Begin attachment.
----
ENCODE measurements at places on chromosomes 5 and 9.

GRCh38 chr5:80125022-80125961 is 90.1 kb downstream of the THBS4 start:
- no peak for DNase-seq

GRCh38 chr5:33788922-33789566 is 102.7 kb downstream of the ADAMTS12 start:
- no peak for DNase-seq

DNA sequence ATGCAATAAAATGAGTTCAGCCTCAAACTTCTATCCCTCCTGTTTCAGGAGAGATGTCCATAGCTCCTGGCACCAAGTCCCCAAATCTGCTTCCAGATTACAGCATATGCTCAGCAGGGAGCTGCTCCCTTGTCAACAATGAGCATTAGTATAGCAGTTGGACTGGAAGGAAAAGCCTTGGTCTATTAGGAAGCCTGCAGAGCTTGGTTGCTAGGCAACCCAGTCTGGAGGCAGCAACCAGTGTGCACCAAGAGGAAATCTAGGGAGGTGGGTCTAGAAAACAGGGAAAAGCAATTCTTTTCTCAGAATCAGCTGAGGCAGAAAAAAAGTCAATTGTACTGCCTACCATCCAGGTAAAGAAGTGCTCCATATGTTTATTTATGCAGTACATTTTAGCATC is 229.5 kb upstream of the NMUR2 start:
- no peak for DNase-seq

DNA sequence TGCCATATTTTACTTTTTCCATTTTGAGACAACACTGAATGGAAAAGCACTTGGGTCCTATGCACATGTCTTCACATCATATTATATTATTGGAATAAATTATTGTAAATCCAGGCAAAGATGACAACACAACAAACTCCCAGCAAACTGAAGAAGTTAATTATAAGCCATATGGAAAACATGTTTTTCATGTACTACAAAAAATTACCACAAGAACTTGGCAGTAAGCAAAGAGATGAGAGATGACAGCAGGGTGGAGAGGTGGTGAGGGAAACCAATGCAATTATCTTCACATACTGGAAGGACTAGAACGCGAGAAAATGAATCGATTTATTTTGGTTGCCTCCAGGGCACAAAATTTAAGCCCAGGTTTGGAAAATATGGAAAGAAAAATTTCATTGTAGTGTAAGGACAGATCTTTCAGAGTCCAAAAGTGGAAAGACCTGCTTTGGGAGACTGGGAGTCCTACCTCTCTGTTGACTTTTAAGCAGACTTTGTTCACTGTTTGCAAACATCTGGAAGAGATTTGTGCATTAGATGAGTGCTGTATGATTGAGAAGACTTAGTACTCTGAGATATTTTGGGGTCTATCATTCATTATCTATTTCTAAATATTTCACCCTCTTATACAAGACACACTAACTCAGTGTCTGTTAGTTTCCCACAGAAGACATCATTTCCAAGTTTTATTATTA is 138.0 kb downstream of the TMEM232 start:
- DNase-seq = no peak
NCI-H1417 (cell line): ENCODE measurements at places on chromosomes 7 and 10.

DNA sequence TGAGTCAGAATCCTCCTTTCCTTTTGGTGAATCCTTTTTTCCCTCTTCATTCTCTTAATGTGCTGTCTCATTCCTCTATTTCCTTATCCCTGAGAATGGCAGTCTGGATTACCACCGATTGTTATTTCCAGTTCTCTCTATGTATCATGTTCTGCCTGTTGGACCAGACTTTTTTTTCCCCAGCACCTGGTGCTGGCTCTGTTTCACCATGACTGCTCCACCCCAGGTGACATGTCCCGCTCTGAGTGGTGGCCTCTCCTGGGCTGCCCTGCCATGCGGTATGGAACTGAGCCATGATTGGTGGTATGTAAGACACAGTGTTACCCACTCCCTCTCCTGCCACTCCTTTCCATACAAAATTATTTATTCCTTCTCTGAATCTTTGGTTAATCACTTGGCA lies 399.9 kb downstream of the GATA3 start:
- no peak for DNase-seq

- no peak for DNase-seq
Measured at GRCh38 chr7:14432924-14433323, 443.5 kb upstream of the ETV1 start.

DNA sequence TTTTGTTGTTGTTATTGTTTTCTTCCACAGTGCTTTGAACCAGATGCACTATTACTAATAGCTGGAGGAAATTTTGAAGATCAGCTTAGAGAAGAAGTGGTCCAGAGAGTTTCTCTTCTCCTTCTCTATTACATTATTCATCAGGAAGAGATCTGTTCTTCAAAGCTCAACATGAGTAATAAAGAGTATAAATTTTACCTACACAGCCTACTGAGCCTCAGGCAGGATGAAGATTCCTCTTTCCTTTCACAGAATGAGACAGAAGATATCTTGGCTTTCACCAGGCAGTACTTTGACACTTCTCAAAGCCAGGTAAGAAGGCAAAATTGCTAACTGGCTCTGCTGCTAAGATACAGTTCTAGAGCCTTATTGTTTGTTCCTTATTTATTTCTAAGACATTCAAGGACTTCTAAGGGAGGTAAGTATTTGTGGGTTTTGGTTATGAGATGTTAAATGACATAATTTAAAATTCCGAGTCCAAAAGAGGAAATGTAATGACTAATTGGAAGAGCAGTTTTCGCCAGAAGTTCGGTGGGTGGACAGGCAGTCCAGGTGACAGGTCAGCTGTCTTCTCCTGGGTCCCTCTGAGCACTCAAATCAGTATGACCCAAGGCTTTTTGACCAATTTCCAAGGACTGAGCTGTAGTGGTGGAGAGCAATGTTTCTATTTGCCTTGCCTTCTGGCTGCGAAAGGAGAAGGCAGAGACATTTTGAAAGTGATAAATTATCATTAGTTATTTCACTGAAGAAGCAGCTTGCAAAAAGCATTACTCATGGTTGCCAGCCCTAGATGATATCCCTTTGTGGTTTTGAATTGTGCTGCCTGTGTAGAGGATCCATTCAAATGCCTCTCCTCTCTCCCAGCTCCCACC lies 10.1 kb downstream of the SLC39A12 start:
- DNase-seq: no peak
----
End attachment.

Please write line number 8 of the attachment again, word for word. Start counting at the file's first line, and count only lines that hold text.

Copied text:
DNA sequence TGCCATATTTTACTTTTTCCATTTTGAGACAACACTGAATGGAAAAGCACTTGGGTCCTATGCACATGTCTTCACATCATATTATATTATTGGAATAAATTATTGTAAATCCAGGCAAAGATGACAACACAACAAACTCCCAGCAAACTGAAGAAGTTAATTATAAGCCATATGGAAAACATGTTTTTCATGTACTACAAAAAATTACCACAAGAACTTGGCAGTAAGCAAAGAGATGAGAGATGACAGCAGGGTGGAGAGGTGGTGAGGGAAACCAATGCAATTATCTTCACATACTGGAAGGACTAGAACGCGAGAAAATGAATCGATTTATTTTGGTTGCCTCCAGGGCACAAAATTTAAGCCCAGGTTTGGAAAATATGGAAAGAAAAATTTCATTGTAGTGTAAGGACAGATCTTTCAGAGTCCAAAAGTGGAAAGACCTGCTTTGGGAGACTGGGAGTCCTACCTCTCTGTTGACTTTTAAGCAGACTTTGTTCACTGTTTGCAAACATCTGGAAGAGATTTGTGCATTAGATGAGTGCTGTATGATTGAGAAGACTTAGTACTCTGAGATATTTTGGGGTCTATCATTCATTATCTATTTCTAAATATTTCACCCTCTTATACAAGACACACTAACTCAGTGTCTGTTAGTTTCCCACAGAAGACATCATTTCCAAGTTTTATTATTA is 138.0 kb downstream of the TMEM232 start: